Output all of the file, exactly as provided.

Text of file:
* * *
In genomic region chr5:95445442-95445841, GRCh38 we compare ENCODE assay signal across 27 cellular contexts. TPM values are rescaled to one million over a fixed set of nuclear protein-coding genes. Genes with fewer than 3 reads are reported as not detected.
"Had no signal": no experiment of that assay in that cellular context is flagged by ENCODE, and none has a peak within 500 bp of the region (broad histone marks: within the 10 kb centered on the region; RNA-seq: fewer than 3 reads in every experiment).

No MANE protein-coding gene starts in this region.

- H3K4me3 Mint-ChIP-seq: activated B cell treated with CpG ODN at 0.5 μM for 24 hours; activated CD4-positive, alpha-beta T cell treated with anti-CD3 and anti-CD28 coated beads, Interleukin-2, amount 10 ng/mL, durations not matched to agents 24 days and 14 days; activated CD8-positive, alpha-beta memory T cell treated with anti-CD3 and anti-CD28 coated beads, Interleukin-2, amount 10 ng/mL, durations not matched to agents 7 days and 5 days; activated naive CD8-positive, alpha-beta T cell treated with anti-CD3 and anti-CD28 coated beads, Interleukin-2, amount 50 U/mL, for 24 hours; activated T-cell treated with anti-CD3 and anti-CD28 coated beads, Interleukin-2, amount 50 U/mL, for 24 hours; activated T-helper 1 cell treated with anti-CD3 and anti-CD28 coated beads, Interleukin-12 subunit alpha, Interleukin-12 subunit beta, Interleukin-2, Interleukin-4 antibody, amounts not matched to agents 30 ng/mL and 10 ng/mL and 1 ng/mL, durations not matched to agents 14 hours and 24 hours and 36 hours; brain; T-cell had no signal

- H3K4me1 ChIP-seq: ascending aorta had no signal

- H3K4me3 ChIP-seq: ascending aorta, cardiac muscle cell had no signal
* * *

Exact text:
In genomic region chr5:95445442-95445841, GRCh38 we compare ENCODE assay signal across 27 cellular contexts. TPM values are rescaled to one million over a fixed set of nuclear protein-coding genes. Genes with fewer than 3 reads are reported as not detected.
"Had no signal": no experiment of that assay in that cellular context is flagged by ENCODE, and none has a peak within 500 bp of the region (broad histone marks: within the 10 kb centered on the region; RNA-seq: fewer than 3 reads in every experiment).

No MANE protein-coding gene starts in this region.

- H3K4me3 Mint-ChIP-seq: activated B cell treated with CpG ODN at 0.5 μM for 24 hours; activated CD4-positive, alpha-beta T cell treated with anti-CD3 and anti-CD28 coated beads, Interleukin-2, amount 10 ng/mL, durations not matched to agents 24 days and 14 days; activated CD8-positive, alpha-beta memory T cell treated with anti-CD3 and anti-CD28 coated beads, Interleukin-2, amount 10 ng/mL, durations not matched to agents 7 days and 5 days; activated naive CD8-positive, alpha-beta T cell treated with anti-CD3 and anti-CD28 coated beads, Interleukin-2, amount 50 U/mL, for 24 hours; activated T-cell treated with anti-CD3 and anti-CD28 coated beads, Interleukin-2, amount 50 U/mL, for 24 hours; activated T-helper 1 cell treated with anti-CD3 and anti-CD28 coated beads, Interleukin-12 subunit alpha, Interleukin-12 subunit beta, Interleukin-2, Interleukin-4 antibody, amounts not matched to agents 30 ng/mL and 10 ng/mL and 1 ng/mL, durations not matched to agents 14 hours and 24 hours and 36 hours; brain; T-cell had no signal

- H3K4me1 ChIP-seq: ascending aorta had no signal

- H3K4me3 ChIP-seq: ascending aorta, cardiac muscle cell had no signal